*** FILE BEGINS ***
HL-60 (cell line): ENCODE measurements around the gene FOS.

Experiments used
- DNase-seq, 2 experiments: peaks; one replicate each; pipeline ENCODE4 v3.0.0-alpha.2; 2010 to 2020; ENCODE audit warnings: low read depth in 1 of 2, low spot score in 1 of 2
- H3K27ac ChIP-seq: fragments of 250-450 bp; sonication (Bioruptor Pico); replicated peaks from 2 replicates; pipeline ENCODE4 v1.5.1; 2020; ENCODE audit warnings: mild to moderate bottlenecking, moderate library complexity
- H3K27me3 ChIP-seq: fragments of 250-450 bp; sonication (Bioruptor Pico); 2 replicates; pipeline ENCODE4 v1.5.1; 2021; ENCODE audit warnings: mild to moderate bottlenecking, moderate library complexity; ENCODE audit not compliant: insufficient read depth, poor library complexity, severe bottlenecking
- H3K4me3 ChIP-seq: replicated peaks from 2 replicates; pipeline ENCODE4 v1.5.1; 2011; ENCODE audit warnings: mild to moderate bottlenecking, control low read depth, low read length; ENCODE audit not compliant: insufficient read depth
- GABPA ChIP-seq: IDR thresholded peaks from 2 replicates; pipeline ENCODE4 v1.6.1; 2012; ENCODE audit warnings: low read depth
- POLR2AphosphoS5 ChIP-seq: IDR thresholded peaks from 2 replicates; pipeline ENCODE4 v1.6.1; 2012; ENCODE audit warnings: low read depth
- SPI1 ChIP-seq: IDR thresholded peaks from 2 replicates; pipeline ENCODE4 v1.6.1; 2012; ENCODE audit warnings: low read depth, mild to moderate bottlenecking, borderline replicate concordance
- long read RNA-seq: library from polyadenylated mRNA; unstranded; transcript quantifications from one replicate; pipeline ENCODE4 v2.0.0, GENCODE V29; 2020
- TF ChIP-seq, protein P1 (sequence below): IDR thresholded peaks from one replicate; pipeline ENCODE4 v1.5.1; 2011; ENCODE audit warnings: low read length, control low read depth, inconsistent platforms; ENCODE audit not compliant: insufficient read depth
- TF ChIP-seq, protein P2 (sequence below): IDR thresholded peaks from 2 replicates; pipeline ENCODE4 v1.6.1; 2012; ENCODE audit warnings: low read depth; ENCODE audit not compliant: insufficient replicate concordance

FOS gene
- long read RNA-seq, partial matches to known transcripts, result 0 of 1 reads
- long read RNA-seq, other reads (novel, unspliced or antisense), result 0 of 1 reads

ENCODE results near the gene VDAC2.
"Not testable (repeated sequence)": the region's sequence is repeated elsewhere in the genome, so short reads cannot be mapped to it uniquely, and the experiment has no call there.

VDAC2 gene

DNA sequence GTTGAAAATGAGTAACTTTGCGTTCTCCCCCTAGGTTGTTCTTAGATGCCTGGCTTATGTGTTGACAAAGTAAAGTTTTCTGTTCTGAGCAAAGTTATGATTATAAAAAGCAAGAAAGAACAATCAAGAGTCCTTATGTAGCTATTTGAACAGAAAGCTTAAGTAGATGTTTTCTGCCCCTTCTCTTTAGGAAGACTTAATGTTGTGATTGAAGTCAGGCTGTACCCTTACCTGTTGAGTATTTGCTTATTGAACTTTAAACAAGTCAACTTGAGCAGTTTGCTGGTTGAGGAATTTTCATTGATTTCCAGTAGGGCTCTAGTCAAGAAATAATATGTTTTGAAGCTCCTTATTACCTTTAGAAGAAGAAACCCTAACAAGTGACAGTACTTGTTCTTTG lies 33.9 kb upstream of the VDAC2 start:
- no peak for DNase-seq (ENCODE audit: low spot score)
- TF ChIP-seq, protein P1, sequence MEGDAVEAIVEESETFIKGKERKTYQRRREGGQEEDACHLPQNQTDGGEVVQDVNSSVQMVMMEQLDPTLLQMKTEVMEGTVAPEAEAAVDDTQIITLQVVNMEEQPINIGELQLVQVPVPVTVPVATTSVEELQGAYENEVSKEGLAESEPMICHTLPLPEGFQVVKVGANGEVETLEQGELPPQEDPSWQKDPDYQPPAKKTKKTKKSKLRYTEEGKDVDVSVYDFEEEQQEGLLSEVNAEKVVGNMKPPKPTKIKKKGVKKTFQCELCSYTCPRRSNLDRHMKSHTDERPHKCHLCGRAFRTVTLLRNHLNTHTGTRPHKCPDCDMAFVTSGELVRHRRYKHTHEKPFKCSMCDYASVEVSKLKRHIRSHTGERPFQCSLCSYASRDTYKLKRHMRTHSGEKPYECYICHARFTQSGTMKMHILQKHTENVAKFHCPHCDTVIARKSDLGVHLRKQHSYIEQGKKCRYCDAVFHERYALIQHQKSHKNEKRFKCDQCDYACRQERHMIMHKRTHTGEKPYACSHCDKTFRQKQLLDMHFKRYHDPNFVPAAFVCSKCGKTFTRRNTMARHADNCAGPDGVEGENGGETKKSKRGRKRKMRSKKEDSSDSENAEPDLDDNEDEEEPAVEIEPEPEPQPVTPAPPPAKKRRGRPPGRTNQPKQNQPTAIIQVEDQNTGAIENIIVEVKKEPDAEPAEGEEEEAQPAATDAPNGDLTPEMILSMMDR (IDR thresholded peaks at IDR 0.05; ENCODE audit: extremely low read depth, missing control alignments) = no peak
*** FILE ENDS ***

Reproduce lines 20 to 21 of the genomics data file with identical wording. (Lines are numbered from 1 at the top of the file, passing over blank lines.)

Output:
- no peak for DNase-seq (ENCODE audit: low spot score)
- TF ChIP-seq, protein P1, sequence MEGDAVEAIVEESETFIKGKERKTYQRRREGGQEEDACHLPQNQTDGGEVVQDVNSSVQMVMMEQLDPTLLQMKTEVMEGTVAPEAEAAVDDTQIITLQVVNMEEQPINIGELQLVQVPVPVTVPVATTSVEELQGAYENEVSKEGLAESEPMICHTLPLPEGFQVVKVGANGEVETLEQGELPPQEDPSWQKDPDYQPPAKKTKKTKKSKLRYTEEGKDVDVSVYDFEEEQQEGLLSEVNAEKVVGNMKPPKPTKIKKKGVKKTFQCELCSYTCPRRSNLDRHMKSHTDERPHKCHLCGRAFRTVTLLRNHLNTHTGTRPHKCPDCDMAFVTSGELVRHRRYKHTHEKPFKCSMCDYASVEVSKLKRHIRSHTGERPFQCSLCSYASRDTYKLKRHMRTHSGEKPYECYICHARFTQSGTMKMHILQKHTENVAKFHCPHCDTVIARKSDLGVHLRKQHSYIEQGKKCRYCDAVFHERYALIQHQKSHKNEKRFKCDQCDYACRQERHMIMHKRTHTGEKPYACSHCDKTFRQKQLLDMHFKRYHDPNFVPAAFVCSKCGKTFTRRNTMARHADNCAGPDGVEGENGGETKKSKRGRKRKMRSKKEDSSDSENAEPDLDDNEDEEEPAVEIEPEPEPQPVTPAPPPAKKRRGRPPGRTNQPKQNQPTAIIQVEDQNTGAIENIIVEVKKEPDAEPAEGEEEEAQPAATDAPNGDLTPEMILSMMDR (IDR thresholded peaks at IDR 0.05; ENCODE audit: extremely low read depth, missing control alignments) = no peak